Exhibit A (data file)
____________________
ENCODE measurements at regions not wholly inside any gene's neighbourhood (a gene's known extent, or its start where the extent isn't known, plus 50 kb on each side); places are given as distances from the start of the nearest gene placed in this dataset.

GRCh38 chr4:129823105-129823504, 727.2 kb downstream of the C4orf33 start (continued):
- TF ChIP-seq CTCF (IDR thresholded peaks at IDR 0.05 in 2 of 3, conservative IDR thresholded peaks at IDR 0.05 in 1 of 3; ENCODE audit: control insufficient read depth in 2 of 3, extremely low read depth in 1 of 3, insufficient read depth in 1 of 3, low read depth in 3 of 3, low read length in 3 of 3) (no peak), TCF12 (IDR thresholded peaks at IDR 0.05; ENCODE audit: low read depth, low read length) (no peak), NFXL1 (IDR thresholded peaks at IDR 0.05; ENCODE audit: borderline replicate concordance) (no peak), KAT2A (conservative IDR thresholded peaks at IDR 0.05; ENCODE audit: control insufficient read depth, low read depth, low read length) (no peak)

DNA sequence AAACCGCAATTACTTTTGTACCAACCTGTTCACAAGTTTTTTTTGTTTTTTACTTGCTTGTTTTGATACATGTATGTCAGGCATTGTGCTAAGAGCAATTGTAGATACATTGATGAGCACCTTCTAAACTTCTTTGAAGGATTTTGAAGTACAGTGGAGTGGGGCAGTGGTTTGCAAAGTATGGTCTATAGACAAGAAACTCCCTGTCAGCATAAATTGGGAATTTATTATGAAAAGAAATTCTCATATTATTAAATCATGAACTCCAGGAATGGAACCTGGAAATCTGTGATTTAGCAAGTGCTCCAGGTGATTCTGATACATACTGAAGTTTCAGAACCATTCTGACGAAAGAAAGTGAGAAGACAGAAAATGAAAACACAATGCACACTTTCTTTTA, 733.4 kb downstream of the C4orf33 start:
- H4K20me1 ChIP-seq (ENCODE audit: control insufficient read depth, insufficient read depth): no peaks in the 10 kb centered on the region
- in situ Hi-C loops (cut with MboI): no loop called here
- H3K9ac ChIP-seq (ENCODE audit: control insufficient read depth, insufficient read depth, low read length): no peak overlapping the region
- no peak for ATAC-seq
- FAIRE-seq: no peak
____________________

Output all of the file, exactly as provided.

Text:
ENCODE measurements at regions not wholly inside any gene's neighbourhood (a gene's known extent, or its start where the extent isn't known, plus 50 kb on each side); places are given as distances from the start of the nearest gene placed in this dataset.

GRCh38 chr4:129823105-129823504, 727.2 kb downstream of the C4orf33 start (continued):
- TF ChIP-seq CTCF (IDR thresholded peaks at IDR 0.05 in 2 of 3, conservative IDR thresholded peaks at IDR 0.05 in 1 of 3; ENCODE audit: control insufficient read depth in 2 of 3, extremely low read depth in 1 of 3, insufficient read depth in 1 of 3, low read depth in 3 of 3, low read length in 3 of 3) (no peak), TCF12 (IDR thresholded peaks at IDR 0.05; ENCODE audit: low read depth, low read length) (no peak), NFXL1 (IDR thresholded peaks at IDR 0.05; ENCODE audit: borderline replicate concordance) (no peak), KAT2A (conservative IDR thresholded peaks at IDR 0.05; ENCODE audit: control insufficient read depth, low read depth, low read length) (no peak)

DNA sequence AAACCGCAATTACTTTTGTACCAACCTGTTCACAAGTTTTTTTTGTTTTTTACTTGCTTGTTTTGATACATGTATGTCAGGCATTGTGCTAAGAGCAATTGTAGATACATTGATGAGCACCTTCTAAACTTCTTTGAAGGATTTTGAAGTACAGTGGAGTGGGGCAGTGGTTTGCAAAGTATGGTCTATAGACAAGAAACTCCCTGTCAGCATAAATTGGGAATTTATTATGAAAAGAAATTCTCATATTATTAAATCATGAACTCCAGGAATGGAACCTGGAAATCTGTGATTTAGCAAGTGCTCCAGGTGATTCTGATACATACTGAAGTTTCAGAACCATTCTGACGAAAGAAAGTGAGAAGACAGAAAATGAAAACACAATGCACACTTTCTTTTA, 733.4 kb downstream of the C4orf33 start:
- H4K20me1 ChIP-seq (ENCODE audit: control insufficient read depth, insufficient read depth): no peaks in the 10 kb centered on the region
- in situ Hi-C loops (cut with MboI): no loop called here
- H3K9ac ChIP-seq (ENCODE audit: control insufficient read depth, insufficient read depth, low read length): no peak overlapping the region
- no peak for ATAC-seq
- FAIRE-seq: no peak